I was playing a round of golf on a course in Mesquite last week when the marshal noticed a gap had opened between my group and the group ahead of us.  In addition, the group behind us always seemed to be waiting on us while we worked our way down the fairway.  The pace of play for this particular course was 4:30.  Sure enough, after just two holes of play the marshal was waiting beside the green on the third hole with the unwanted information that we were playing too slowly and needed to pick up the pace.  I flew into a rage, although he did not know it.  Let me tell you about it.
The guys, and gals, I play golf with like to play from the tips. That means we play the course as long and as hard as we can.  That means it takes us longer to play the course than people who play it shorter and easier.  We would much rather shoot a 99 on a hard course than an 89 on an easy one.  As you have probably surmised, most golfers are not like us.  Most golfers play the course short and easy.  They cheat along the way as well.  Their goal is to play fast and get a low score.  Indeed, I truly believe that some golfers do not care about their score at all and only play to see how fast they can get around the course.  Inevitably those are the folks who are ahead and behind my group.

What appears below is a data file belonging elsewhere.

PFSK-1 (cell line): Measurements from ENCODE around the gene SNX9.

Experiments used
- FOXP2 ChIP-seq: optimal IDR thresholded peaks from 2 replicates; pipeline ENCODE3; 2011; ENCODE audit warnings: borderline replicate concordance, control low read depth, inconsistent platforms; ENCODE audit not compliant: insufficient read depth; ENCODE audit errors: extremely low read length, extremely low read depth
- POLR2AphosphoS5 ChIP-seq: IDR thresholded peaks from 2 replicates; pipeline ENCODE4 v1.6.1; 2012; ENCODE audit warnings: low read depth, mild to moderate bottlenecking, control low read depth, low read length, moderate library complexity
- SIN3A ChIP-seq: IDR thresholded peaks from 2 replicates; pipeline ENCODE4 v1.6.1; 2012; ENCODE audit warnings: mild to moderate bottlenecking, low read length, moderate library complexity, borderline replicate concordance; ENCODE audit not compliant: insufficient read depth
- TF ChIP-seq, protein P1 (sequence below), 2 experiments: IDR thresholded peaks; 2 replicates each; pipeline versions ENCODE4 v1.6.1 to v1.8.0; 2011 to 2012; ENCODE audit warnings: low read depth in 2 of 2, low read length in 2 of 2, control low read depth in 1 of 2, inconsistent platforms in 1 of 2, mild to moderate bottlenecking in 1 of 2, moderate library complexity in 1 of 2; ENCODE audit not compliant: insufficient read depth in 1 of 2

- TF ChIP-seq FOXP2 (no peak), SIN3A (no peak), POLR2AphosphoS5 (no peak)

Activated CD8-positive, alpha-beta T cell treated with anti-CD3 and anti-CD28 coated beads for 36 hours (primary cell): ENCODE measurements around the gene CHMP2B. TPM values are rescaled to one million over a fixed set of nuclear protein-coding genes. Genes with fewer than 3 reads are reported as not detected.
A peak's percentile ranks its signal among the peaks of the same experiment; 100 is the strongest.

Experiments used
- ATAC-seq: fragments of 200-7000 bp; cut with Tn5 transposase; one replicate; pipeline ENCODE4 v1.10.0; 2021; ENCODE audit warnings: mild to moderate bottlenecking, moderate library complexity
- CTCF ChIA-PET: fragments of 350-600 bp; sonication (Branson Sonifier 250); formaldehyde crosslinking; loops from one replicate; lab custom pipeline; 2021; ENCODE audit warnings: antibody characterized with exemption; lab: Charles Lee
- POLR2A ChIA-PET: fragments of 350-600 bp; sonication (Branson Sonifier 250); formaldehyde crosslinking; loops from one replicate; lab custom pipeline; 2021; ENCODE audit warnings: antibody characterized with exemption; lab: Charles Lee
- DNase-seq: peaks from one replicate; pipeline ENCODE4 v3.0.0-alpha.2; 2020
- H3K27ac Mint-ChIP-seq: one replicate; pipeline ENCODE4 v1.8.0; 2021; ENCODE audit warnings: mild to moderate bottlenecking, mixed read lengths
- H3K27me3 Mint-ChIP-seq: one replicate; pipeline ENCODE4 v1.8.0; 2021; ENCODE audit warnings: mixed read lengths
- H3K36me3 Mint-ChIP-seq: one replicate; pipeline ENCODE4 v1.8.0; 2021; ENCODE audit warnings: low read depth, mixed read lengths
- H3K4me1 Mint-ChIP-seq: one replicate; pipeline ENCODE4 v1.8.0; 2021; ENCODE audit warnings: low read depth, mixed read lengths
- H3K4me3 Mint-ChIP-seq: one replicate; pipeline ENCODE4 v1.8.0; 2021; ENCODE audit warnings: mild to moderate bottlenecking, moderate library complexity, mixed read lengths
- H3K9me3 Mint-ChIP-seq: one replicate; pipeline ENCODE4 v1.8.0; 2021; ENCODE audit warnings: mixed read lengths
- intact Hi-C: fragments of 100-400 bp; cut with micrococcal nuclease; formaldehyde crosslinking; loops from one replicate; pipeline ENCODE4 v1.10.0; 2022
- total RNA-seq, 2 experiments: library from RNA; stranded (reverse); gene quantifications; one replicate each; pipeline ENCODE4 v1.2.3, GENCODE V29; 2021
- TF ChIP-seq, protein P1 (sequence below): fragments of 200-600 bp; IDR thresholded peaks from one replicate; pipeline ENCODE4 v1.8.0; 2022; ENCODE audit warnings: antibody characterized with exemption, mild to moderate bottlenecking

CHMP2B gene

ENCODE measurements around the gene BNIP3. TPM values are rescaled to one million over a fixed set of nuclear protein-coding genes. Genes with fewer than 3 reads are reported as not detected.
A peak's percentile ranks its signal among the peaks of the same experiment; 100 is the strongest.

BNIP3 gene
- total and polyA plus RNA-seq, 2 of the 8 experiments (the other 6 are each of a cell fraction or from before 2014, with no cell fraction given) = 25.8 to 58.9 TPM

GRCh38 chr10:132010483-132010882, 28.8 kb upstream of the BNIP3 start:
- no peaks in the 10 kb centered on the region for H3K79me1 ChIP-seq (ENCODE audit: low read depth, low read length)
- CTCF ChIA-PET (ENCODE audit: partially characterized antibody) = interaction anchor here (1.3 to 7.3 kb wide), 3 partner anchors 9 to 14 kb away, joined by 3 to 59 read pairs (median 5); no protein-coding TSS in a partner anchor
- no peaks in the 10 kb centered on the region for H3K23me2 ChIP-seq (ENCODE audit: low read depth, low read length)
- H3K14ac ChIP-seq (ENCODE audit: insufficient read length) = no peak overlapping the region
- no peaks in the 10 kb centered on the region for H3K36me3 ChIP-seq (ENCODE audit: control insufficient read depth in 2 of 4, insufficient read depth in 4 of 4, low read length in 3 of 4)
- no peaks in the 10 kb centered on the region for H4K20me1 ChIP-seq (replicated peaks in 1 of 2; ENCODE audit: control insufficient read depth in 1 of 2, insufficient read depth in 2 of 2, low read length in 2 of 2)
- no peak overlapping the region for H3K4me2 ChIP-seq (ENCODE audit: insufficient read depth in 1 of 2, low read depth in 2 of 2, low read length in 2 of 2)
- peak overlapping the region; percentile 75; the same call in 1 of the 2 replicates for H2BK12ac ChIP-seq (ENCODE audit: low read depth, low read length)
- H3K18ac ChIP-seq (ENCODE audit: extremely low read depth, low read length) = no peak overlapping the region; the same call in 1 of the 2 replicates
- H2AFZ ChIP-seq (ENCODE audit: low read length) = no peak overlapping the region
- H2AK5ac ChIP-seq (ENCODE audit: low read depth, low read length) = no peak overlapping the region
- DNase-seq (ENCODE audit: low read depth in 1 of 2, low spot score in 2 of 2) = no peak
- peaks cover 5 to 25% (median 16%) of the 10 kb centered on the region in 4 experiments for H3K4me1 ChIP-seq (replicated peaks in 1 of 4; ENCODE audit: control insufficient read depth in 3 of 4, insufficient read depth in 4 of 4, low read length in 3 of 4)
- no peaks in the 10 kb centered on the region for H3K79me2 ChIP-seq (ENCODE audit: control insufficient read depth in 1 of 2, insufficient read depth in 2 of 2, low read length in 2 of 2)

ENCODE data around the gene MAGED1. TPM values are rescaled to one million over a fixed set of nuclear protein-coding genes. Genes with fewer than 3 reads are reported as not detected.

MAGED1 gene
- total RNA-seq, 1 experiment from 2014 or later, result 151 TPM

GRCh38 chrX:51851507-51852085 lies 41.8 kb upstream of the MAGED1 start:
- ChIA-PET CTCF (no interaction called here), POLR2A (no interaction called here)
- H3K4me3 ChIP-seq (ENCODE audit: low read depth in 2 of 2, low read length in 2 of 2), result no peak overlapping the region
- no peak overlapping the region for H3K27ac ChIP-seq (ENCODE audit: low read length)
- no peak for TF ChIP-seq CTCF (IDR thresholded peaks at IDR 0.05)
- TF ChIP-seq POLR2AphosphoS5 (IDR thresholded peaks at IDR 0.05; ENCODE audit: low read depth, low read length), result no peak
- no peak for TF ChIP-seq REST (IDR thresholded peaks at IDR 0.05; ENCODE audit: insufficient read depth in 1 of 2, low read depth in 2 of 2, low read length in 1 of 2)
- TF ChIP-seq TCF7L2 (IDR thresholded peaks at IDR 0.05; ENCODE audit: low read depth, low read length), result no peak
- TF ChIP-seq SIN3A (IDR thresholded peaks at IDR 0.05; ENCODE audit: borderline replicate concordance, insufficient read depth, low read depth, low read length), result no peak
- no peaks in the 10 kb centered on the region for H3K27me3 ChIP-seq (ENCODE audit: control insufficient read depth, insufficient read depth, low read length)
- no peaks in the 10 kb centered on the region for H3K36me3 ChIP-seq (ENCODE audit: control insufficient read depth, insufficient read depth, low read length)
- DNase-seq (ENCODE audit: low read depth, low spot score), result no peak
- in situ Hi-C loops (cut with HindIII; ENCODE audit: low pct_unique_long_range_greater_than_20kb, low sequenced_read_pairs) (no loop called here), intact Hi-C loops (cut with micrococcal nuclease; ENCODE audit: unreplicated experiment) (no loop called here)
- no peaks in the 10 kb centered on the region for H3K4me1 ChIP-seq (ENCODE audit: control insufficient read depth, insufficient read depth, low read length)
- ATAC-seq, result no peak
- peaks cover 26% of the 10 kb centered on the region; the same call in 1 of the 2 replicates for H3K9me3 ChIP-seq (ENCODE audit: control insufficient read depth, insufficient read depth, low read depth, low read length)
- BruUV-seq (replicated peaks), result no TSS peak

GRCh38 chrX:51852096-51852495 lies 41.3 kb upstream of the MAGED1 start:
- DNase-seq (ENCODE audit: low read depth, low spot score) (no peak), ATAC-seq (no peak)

When the gap opened ahead of us it was because the group ahead of us was hitting from the forward tees, even though they were good enough to play from the back tees.  The group behind us also should have been playing from the back tees.  We were putting on one particular green when one of the big studs from the group behind us drove his ball all the way across our green, while we were still on it.  It was over 320 yards long and uphill and he was hitting from the forward tees.  Needless to say his ball ended up somewhere other than where he had hit it.  When the marshal saw the gap ahead of us and the people waiting behind us he ordered us to play faster, even though it felt like we were running all the time just to catch up to the group ahead of us.  It made the round far less enjoyable as the marshal hovered around us, just waiting to tell us to pick up the pace.
On the 18th fairway we were just finishing our round when the marshal drove up.  I was sitting in my cart at the time and he came up to chit-chat with me.  We were going to finish the round in 4:15, a full fifteen minutes ahead of pace of play.  I expressed the opinion that I did not like being pushed to play faster when we were actually coming in ahead of pace.  As usual my opinion fell on deaf ears.  I think I will stay away from that course in the future.  I don't appreciate being hassled for doing the right thing.